BILOXI, Miss. (WLOX) - It looks like a tanning bed for a hospital room but instead of warming your skin, it’s killing viruses, including the novel coronavirus.
The Total Room Ultraviolet Disinfectant, better known as TRU-D, bears a vague resemblance to Rosie, the cleaning robot from The Jetsons.
“It’s a great asset for us,” said Dennis Hughes, housekeeping supervisor at the Biloxi Veterans Affairs Hospital. “It helps us speed up the process and turn rooms back over to the nurses so they can put patients in rooms.
The hospital has a two-stage cleaning process for patient rooms. The first is cleaning, and the second is disinfecting. The ultraviolet radiation emitted by the device disinfects, by breaking the molecular bonds that hold together the DNA of viruses. It can also reach into every nook and cranny of a room, making it more efficient than a human.
“It eliminates the possibility of human error, because you could miss something, and the machine will catch it all,” Hughes said.
However, that doesn’t mean the VA will no longer need cleaning crews.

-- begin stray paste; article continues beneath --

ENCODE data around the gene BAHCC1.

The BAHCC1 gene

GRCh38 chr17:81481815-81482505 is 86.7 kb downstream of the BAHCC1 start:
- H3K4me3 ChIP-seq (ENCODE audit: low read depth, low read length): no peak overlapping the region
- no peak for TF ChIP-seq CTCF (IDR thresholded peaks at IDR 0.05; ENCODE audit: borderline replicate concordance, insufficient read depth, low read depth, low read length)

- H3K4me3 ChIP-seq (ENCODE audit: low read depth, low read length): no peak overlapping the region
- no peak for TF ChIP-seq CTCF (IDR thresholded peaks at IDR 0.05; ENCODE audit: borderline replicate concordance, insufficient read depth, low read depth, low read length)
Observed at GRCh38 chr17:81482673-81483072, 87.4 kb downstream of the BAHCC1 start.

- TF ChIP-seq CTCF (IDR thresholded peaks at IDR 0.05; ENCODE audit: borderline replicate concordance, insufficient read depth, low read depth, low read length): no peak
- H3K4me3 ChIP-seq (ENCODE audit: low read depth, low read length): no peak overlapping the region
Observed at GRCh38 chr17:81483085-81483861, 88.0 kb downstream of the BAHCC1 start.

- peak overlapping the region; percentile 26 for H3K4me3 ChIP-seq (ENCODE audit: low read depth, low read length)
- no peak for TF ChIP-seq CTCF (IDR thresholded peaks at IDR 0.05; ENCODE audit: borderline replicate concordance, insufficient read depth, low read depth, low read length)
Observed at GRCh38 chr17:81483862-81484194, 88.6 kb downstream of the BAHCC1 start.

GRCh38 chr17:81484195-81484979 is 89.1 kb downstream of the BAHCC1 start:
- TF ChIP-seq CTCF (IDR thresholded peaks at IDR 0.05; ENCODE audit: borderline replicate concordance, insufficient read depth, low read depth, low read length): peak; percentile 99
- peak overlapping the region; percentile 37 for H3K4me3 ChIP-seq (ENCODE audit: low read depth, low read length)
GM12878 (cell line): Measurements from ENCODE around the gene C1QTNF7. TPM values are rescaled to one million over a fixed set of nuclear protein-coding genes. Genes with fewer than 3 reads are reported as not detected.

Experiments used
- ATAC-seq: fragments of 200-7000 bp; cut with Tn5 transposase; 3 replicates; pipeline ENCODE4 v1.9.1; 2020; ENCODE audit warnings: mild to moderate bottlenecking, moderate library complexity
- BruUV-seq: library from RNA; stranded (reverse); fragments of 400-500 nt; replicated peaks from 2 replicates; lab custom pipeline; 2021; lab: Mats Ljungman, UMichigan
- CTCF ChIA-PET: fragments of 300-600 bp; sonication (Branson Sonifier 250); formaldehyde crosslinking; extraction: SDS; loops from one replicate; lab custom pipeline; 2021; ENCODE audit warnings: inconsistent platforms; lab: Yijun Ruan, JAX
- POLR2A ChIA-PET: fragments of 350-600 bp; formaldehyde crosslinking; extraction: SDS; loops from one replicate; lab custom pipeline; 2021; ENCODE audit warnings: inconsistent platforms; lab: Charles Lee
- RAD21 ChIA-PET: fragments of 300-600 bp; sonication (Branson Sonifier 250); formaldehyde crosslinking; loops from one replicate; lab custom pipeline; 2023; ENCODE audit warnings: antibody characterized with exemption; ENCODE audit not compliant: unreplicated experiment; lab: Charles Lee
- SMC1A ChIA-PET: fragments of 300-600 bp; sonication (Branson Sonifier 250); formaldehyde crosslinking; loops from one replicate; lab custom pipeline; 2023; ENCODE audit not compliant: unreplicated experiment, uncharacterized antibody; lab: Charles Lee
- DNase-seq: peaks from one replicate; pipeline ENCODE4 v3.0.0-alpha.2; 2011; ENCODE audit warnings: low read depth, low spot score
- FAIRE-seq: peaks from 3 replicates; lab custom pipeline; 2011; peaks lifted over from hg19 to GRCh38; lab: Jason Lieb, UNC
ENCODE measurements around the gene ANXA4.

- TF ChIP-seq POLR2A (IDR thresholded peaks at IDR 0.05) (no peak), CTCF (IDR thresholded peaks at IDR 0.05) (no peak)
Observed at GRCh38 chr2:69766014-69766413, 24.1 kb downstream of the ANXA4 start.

“It does not replace the normal house keeping, the manual house keeping, because we have a two step cleaning process,” said Hughes. “We go in and we clean first, then we go in and disinfect. This is in addition to what we have already been doing.”
The Biloxi VA has been using two of the machines to disinfect rooms since December, and even with the price tag of $87,000 each, it has saved them hundreds of man-hours, which means saving money.
They also have two more that are being used at the VA in Pensacola. The device emits high UV radiation levels that become unsafe for humans, but that’s not a problem. After setting up the machine, the housekeeper can move on to cleaning the next room.
There are a number of hand-held UV cleaning devices on the market, but consumer groups caution that most don’t deliver what they promise because they emit such low levels of UV light. However, they are safe for humans, but can not kill viruses.